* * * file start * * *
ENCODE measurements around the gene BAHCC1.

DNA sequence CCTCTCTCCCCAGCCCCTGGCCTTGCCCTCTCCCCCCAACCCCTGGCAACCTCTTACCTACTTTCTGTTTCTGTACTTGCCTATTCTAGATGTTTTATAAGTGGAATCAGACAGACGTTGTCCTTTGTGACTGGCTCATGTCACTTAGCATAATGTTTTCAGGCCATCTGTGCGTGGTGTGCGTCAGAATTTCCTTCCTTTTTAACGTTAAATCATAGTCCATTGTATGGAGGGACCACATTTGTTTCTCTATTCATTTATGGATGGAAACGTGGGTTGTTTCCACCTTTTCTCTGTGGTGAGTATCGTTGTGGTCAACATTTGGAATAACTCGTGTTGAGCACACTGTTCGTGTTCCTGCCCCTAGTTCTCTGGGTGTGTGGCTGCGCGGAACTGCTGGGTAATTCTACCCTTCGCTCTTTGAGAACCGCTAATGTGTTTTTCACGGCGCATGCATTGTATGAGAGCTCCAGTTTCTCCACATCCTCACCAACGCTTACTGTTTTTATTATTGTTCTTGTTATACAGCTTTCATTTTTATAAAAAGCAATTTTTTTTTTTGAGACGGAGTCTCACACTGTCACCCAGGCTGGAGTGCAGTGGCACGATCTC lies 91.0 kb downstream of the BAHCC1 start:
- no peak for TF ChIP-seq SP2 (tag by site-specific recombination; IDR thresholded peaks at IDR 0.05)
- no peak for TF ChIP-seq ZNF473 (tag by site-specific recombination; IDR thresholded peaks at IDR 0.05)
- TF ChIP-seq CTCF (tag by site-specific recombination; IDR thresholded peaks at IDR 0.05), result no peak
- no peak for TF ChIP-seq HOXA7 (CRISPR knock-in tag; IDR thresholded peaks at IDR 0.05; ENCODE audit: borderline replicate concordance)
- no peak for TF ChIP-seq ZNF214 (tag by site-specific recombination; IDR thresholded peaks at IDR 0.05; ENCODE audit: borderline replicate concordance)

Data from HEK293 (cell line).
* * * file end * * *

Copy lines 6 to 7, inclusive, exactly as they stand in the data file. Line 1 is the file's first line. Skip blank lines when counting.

- no peak for TF ChIP-seq HOXA7 (CRISPR knock-in tag; IDR thresholded peaks at IDR 0.05; ENCODE audit: borderline replicate concordance)
- no peak for TF ChIP-seq ZNF214 (tag by site-specific recombination; IDR thresholded peaks at IDR 0.05; ENCODE audit: borderline replicate concordance)